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(Also, in 1904, a steamship called the General Slocum burned on North Brother Island, killing over 1,000 people.)Why you should visit: Now the island is a bird sanctuary, and ruins of the hospital and other buildings remain, with some rooms amazingly pretty intact.
(Check out awe-inspiring photos of a visit to the island here.) There’s probably asbestos permeating the air, but the element of danger paired with the creepy abandoned-island vibe should be enough incentive for you to start planning your yolo-ified voyage here — though you’ll probably have to get creative.
You can find more information about visiting here, where you'll also find a database of who is buried on the island.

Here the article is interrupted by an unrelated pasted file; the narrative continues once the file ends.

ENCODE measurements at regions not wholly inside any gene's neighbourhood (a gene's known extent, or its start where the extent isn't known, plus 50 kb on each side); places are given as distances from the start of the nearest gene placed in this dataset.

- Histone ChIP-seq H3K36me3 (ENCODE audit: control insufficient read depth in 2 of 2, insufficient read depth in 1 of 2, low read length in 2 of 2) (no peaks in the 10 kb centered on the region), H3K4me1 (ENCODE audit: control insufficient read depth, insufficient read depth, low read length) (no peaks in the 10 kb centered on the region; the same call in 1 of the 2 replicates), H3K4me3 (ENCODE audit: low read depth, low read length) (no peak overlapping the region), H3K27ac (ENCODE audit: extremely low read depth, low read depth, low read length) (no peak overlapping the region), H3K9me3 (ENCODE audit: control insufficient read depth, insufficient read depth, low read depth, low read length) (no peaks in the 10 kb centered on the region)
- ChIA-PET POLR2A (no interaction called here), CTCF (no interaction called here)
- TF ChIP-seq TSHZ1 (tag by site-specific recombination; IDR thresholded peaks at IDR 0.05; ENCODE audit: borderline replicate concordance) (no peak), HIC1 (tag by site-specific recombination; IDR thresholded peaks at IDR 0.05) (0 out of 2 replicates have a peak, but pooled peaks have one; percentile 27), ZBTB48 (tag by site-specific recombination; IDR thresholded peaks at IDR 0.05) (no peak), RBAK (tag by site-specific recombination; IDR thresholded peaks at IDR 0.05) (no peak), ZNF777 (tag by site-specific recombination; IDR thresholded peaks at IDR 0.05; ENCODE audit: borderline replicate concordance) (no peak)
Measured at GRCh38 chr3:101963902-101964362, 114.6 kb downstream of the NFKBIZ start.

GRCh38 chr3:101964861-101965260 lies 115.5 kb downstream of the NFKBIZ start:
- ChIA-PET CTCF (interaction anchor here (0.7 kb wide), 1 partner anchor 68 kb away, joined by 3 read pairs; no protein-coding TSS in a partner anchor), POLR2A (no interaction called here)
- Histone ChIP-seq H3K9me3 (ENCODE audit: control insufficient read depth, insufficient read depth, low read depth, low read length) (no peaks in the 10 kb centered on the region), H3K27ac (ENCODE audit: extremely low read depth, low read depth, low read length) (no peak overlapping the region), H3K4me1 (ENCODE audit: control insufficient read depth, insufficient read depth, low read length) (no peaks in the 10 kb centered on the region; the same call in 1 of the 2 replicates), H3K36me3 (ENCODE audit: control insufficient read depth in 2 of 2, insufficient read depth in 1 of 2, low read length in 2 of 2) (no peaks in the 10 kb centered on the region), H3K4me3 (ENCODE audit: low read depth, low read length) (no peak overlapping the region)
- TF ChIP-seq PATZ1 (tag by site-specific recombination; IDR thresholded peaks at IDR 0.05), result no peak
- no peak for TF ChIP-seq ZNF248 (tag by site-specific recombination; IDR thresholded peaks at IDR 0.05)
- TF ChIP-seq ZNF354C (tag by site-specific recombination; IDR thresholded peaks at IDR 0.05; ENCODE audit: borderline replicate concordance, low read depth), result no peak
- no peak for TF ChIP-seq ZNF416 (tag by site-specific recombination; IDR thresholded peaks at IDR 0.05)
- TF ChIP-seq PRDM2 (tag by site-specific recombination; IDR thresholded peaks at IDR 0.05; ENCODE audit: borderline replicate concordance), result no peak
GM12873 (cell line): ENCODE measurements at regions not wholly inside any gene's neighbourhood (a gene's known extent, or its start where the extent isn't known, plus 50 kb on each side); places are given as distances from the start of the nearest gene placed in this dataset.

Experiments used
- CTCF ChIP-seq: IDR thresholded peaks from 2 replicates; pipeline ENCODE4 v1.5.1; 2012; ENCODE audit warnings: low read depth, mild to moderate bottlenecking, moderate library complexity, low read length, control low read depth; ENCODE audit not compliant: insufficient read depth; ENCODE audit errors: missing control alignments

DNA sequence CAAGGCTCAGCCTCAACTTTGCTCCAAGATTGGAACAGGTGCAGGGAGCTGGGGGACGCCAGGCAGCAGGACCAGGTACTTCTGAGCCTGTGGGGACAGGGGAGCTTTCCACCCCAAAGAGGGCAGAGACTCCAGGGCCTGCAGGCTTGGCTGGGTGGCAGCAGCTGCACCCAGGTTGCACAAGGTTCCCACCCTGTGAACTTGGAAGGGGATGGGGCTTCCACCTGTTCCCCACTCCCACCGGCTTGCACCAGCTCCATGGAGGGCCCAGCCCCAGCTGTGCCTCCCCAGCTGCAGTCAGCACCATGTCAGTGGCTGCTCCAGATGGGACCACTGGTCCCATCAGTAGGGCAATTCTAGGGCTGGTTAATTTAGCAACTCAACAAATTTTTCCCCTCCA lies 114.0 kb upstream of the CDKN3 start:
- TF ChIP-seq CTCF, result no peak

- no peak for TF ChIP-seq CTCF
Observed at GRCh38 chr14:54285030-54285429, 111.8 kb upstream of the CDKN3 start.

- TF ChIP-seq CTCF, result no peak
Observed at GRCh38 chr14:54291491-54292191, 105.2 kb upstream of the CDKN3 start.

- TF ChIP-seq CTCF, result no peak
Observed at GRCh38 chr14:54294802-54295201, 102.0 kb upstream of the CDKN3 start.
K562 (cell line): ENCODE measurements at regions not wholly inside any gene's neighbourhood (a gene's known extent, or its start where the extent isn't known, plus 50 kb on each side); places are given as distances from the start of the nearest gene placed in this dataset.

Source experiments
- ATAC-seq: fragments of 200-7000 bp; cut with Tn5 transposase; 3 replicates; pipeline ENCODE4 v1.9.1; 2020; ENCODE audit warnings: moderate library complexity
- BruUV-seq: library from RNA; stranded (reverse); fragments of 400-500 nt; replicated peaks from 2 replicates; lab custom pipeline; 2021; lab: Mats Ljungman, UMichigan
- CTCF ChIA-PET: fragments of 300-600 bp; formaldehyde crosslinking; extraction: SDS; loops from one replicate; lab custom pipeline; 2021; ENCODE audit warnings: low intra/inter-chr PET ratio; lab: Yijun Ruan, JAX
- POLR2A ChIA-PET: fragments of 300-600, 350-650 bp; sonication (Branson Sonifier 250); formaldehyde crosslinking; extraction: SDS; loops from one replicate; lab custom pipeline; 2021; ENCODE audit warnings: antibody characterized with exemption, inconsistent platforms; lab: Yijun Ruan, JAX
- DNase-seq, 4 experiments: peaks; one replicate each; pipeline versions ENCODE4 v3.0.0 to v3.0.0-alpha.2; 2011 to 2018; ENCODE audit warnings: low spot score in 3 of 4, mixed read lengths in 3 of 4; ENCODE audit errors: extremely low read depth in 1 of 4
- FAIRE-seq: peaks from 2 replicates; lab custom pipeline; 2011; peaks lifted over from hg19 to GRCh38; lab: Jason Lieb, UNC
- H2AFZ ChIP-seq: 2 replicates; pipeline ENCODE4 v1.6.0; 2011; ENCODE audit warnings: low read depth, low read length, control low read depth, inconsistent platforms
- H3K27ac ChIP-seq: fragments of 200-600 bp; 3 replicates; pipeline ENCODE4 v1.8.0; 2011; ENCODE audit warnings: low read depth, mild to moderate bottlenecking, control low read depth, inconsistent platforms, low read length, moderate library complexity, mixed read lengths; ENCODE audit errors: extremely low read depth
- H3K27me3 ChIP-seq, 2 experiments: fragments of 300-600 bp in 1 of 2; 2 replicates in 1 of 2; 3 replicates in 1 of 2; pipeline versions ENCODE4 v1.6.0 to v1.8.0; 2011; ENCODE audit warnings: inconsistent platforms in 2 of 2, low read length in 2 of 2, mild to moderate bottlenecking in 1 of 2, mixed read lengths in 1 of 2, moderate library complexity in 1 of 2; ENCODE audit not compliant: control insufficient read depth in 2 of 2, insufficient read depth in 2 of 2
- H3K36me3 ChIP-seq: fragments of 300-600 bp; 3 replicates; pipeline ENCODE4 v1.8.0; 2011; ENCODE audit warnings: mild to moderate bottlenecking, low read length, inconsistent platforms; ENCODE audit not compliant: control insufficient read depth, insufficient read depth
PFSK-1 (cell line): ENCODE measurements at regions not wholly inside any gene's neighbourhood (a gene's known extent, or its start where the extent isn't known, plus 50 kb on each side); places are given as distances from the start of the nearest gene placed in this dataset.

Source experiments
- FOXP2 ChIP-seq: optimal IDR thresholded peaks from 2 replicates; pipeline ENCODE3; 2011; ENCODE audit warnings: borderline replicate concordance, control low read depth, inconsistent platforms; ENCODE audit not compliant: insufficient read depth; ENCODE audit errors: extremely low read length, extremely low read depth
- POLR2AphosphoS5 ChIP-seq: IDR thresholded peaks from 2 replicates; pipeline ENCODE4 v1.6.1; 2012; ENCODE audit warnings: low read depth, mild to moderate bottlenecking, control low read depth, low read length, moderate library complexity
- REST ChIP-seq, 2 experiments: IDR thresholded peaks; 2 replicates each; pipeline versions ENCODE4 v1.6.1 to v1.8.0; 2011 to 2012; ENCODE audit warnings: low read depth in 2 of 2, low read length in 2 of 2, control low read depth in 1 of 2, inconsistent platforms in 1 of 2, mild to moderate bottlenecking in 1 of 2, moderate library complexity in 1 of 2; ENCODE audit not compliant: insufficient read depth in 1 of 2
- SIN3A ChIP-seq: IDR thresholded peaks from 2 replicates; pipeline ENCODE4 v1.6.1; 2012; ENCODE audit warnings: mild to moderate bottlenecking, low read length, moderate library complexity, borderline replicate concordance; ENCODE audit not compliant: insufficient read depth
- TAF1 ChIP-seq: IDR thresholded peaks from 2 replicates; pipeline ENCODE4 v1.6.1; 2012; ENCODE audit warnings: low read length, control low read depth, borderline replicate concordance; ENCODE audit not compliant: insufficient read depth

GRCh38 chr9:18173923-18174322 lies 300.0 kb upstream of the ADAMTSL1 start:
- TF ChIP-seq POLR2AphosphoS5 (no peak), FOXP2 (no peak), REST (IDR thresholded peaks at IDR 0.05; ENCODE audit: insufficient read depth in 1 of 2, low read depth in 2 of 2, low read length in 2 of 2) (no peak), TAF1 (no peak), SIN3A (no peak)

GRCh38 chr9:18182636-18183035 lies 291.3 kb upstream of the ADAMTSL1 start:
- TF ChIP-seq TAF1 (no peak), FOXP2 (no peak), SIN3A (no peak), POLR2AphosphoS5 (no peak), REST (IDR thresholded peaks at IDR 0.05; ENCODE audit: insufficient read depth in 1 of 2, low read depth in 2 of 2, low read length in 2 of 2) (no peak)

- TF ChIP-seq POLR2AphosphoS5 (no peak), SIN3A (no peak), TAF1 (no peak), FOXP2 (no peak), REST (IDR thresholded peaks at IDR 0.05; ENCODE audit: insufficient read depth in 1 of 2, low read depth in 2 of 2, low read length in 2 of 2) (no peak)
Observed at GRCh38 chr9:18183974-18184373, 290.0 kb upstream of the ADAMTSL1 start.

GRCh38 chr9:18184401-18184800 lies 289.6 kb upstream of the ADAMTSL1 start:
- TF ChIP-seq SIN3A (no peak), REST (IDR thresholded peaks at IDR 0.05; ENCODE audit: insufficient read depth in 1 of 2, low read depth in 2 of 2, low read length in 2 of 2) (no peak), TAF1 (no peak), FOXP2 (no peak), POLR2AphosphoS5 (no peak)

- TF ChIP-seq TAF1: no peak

There are over 65,000 names in the registry, dating back to 1977 (a fire on the island destroyed records prior to this), and more names are planned to be added as they become available.
Those buried on Hart Island could either not afford the expenses of private funerals or were unclaimed by relatives; approximately 50% of the bodies buried here are children under 5 who are identified and died in NYC hospitals.
(If you were thinking about volunteering, here's a good excuse!
After it closed, the grounds became a state park, as The New York Times says, "partly because nobody knew what else to do with it.
Too far from major roads and full of buildings contaminated with asbestos and lead, it has proved inhospitable to redevelopment."Why you should visit: The center is rumored to be awash in paranormal activity.
The old hospital is now part of Kings Park, and you'd need to obtain a permit and clear your visit with the parks manager to visit legally.
Periodically, though, there are walking tours here; in the past, they've been given by an organization called Angels Without Faces.